On 19. April, EPF participated in a Policy Workshop organised by the Florence School of Regulation, entitled “The European Green Deal: five years on”. Approaching the mid-point in the horizon over which the European Green Deal defined 2030 policy targets, the workshop provided an opportunity to take stock of the progress achieved and the remaining challenges ahead, with specific focus on the energy and transport sectors, that together are responsible for almost half of the anthropogenic greenhouse gas emissions.

EPF contributed to the session on transport (presentation available here).

The Green Deal was presented on 11. December 2019, providing a roadmap with actions covering all sectors of the economy, aiming to achieve zero emissions by 2050 and thus making Europe the first climate-neutral continent in the world. Around one year after that, on 9. December 2020, the Sustainable and Smart Mobility Strategy set out high-level objectives as well as an action plan with a list of measures, focusing specifically on how transport should contribute to achieving the Green Deal’s goals.

In April 2024, a week before the Florence workshop, a report was published, listing the key policies and achievements on the Green Deal under the von der Leyen Commission. Whilst some of the policies mentioned in the report do affect transport, there is no mentioning of the Sustainable and Smart Mobility Strategy or any specifically transport-related topics. It seems that while a lot of effort has been dedicated to greening the industry overall, transport is lagging behind.

Transport & Environment recently released a report called “The State of European Transport 2024”, showing that for transport, we are not on track … Transport emissions in Europe have been growing since 1990; since 2007, transport has been reducing its emissions more than three times slower than the rest of the economy; and transport has become the largest source of GHG emissions in the EU. In terms of energy consumption, we get a similar picture: transport has become the largest energy consumer in Europe and total energy consumption since 2000 does not show a downwards trend.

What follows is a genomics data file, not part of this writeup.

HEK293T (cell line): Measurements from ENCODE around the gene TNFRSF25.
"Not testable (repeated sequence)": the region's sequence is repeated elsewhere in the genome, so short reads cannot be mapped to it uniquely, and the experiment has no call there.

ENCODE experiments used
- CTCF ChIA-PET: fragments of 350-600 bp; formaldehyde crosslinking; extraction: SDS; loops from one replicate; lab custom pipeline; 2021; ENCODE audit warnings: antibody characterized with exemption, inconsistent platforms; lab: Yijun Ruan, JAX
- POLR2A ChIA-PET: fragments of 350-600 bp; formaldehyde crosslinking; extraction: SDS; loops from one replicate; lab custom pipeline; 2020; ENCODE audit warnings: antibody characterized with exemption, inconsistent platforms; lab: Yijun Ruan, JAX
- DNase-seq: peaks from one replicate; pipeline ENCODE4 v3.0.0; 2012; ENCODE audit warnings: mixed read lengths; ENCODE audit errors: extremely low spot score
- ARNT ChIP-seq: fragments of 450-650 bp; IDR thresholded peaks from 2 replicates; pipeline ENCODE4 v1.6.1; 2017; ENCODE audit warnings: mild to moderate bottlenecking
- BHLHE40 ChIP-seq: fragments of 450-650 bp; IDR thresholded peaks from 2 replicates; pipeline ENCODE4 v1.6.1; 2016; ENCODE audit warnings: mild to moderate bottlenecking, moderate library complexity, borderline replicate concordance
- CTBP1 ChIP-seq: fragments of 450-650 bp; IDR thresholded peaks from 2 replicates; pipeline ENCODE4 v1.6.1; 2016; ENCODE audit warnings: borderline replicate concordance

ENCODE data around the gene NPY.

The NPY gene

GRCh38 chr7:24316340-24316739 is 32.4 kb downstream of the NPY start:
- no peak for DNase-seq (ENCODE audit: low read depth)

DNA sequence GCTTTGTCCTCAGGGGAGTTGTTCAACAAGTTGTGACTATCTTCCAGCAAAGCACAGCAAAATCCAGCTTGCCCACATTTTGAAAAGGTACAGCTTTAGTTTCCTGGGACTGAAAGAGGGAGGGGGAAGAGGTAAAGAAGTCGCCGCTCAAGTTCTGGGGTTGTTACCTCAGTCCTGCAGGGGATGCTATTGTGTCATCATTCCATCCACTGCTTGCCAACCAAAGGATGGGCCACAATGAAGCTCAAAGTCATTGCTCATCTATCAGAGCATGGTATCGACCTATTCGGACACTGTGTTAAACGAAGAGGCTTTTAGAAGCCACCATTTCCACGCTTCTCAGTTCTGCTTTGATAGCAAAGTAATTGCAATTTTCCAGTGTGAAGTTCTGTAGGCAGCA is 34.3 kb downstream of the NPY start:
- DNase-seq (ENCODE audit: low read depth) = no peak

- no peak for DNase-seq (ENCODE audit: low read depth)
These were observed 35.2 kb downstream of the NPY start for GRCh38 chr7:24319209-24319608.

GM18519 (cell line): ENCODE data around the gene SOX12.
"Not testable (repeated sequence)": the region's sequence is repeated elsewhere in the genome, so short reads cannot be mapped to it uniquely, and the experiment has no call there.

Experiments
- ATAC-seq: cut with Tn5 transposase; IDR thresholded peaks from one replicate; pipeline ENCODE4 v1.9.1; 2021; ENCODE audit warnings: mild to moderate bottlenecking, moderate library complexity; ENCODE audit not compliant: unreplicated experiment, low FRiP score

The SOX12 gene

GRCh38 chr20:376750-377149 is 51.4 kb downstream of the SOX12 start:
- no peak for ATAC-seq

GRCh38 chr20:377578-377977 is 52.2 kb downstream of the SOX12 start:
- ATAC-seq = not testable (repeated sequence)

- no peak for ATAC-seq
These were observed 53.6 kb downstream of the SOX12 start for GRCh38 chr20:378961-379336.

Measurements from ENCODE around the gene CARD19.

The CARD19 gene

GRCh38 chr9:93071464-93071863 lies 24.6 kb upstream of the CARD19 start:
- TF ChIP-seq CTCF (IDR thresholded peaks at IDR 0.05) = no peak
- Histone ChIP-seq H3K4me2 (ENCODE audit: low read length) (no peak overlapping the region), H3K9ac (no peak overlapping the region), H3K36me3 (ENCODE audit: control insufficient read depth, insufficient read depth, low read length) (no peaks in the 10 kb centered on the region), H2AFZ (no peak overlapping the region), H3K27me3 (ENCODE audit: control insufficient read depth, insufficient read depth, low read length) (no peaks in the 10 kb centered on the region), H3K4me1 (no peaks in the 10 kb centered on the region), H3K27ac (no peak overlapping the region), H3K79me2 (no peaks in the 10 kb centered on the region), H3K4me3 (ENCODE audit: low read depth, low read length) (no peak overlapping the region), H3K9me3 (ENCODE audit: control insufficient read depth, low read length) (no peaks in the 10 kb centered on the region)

Looking at different modes, we get a different and more nuanced picture, both in terms of how each mode contributes to transport’s greenhouse gas emissions and in terms of their energy consumption, see for example below a comparison drawn up by the Allianz pro Schiene (Pro Rail Alliance), comparing different transport modes for both passenger (long-distance and short-distance) and freight transport, in Germany.



Conclusion? Transport should be(come) a priority and the transport sector needs to step up and reduce its environmental impact as well as its energy consumption. One way forward could be to reduce transport and mobility – but this is not easy nor desirable, as mobility is an essential enabler of our economic and social life, and free movement of people and goods is a fundamental pillar of the EU. What else?

• All modes need to contribute: reduce emissions & energy consumption
• A seamless integrated system is a more efficient one
• Facilitate & promote sustainable mobility choices.

On passenger transport, the good news is that people are willing to switch – as shown by several (Eurobarometer) studies – … as long as sustainable transport options are available – affordable – reliable – attractive! The ‘carrot and stick’ approach, for example, worked well in London, where a vastly improved support for urban public transport services successfully offset the potential reaction of car users to road charging in the city centre.

👇 Find out more more about EPF’s priorities for Union action that will help unleash the potential of the public transport sector